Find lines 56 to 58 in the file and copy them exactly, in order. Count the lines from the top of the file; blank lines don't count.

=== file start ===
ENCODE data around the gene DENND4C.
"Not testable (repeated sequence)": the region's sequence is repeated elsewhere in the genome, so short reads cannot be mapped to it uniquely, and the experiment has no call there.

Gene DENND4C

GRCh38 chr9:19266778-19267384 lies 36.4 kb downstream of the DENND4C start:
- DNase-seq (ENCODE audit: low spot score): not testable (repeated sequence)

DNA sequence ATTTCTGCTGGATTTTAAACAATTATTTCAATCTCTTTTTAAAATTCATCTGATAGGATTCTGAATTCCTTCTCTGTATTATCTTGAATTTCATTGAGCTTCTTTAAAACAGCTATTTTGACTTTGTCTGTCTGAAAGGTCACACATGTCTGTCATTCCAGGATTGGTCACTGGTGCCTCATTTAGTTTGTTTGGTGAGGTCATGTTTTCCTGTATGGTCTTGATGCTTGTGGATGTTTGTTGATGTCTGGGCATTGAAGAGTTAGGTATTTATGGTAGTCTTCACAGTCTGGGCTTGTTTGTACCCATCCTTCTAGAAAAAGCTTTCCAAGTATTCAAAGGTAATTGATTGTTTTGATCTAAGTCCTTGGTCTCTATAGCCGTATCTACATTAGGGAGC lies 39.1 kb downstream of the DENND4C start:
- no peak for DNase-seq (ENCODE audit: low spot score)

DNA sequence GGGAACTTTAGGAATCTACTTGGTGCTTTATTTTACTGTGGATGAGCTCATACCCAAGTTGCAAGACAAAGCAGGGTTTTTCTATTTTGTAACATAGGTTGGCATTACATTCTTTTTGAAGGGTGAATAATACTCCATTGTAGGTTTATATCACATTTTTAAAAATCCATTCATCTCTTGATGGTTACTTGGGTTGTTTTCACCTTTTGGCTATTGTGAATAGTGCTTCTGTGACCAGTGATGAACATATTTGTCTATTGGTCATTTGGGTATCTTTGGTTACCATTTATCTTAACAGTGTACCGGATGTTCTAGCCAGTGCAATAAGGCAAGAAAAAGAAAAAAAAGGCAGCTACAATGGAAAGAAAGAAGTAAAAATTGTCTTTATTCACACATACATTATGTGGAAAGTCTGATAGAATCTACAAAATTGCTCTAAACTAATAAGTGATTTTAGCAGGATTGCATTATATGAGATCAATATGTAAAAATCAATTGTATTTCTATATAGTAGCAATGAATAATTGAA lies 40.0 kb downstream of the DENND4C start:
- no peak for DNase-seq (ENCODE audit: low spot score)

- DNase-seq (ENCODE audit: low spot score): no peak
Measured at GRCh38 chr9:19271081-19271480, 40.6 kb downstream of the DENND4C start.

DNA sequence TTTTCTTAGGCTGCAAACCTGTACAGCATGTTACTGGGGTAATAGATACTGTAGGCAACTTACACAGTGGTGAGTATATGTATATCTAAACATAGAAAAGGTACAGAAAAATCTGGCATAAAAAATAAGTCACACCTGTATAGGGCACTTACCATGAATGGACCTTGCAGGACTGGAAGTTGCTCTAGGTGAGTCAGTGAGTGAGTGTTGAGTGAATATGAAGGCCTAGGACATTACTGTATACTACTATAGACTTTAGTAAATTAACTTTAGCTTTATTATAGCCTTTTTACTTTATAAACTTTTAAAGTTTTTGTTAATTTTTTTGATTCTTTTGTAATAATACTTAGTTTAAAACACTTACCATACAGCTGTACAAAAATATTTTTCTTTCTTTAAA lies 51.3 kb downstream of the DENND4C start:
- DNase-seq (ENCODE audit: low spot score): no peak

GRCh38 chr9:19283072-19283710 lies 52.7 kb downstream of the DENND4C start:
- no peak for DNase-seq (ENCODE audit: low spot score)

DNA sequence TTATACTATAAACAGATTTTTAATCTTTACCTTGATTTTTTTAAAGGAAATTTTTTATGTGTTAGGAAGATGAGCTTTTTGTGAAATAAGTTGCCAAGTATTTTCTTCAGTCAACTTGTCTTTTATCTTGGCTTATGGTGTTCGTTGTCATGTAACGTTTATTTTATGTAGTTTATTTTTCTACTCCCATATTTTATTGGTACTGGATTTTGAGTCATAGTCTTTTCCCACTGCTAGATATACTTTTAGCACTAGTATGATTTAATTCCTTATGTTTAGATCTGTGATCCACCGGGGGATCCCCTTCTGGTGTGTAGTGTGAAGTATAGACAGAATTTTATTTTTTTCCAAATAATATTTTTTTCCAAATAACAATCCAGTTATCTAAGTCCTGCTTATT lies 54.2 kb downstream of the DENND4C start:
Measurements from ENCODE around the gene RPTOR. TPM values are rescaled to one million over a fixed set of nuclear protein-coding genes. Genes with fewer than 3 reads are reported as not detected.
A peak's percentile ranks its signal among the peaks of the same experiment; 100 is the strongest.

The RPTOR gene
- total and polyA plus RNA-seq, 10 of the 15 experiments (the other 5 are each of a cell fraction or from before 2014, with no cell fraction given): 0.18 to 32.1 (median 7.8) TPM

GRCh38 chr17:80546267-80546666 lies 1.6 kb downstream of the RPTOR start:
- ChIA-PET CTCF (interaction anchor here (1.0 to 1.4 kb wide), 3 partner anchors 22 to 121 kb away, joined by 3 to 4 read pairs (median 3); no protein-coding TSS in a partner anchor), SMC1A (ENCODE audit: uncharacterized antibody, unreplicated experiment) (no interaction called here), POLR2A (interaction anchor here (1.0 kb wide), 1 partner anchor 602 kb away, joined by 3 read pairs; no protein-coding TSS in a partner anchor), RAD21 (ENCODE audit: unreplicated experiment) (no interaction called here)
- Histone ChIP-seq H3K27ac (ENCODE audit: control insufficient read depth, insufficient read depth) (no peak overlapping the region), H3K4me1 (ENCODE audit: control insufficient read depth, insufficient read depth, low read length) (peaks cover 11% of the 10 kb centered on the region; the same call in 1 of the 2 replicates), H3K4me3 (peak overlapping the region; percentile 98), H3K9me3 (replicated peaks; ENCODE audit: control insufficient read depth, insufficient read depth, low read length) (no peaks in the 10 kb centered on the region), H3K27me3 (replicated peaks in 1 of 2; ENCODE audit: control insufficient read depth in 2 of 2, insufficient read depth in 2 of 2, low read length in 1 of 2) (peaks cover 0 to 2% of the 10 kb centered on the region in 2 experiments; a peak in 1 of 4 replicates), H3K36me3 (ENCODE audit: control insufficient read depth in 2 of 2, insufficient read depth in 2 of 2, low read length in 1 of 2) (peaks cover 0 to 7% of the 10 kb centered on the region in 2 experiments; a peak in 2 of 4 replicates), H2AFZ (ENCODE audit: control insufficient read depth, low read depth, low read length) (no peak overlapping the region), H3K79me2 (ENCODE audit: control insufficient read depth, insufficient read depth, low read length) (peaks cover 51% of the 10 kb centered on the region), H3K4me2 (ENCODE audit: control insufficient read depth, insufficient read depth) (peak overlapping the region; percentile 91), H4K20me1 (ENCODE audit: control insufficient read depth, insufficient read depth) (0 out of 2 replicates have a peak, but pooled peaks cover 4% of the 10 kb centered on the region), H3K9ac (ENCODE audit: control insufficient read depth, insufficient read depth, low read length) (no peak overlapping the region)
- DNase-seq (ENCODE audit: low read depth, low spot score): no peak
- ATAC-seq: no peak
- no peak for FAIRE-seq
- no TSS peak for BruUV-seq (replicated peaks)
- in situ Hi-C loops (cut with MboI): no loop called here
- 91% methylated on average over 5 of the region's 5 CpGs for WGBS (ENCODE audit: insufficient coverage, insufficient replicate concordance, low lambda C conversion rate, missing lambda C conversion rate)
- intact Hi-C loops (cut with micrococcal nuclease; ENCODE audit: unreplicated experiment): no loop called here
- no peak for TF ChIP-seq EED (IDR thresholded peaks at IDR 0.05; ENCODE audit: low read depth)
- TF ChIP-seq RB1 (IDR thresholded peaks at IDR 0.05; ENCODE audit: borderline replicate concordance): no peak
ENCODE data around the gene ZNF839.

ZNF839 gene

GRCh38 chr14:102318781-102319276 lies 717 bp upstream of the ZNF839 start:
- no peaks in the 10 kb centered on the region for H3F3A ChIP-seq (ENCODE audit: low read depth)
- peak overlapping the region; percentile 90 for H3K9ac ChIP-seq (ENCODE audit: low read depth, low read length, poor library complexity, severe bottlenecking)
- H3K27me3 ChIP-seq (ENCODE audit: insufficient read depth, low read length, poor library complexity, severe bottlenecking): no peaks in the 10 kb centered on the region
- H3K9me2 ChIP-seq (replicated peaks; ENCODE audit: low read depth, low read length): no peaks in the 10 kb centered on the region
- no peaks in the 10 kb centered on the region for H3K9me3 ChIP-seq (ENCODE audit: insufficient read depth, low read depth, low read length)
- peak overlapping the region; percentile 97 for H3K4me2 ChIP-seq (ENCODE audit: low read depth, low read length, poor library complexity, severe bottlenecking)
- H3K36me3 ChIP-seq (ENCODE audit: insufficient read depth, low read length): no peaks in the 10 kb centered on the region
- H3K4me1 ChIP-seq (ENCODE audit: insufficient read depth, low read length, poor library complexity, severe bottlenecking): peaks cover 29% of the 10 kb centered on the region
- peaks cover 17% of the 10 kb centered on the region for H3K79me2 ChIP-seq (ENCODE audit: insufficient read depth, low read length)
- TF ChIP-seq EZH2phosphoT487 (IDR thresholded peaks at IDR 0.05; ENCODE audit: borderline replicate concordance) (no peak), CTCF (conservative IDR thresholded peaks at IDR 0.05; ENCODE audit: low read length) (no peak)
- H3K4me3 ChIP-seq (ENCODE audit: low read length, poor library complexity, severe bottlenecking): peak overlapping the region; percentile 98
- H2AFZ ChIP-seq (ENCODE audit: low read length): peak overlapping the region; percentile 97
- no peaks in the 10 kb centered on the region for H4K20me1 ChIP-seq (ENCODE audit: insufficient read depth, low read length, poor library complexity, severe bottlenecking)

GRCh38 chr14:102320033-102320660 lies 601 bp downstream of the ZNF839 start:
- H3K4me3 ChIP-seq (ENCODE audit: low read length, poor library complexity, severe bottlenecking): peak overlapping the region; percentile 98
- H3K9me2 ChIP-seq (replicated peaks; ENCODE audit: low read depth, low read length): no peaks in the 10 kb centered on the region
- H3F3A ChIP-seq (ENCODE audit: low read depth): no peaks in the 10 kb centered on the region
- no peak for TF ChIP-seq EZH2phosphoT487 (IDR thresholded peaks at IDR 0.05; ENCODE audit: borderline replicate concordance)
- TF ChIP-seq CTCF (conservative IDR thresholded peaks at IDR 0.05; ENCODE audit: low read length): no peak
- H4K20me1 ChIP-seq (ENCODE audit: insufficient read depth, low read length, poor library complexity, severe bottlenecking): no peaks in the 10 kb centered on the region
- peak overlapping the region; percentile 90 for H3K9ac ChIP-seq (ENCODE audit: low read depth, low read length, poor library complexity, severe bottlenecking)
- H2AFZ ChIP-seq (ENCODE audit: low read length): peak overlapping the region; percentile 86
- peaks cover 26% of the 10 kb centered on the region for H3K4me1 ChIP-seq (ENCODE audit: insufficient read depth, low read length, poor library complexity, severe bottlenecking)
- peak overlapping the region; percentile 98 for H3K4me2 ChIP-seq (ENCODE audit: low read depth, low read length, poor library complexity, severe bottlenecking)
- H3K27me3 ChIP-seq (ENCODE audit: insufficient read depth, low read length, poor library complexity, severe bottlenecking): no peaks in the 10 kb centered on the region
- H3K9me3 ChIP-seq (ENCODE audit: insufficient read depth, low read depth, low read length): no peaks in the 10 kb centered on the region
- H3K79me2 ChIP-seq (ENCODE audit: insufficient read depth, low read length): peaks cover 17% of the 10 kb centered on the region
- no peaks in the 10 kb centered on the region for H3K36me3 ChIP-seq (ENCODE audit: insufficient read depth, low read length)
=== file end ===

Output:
- peak overlapping the region; percentile 90 for H3K9ac ChIP-seq (ENCODE audit: low read depth, low read length, poor library complexity, severe bottlenecking)
- H2AFZ ChIP-seq (ENCODE audit: low read length): peak overlapping the region; percentile 86
- peaks cover 26% of the 10 kb centered on the region for H3K4me1 ChIP-seq (ENCODE audit: insufficient read depth, low read length, poor library complexity, severe bottlenecking)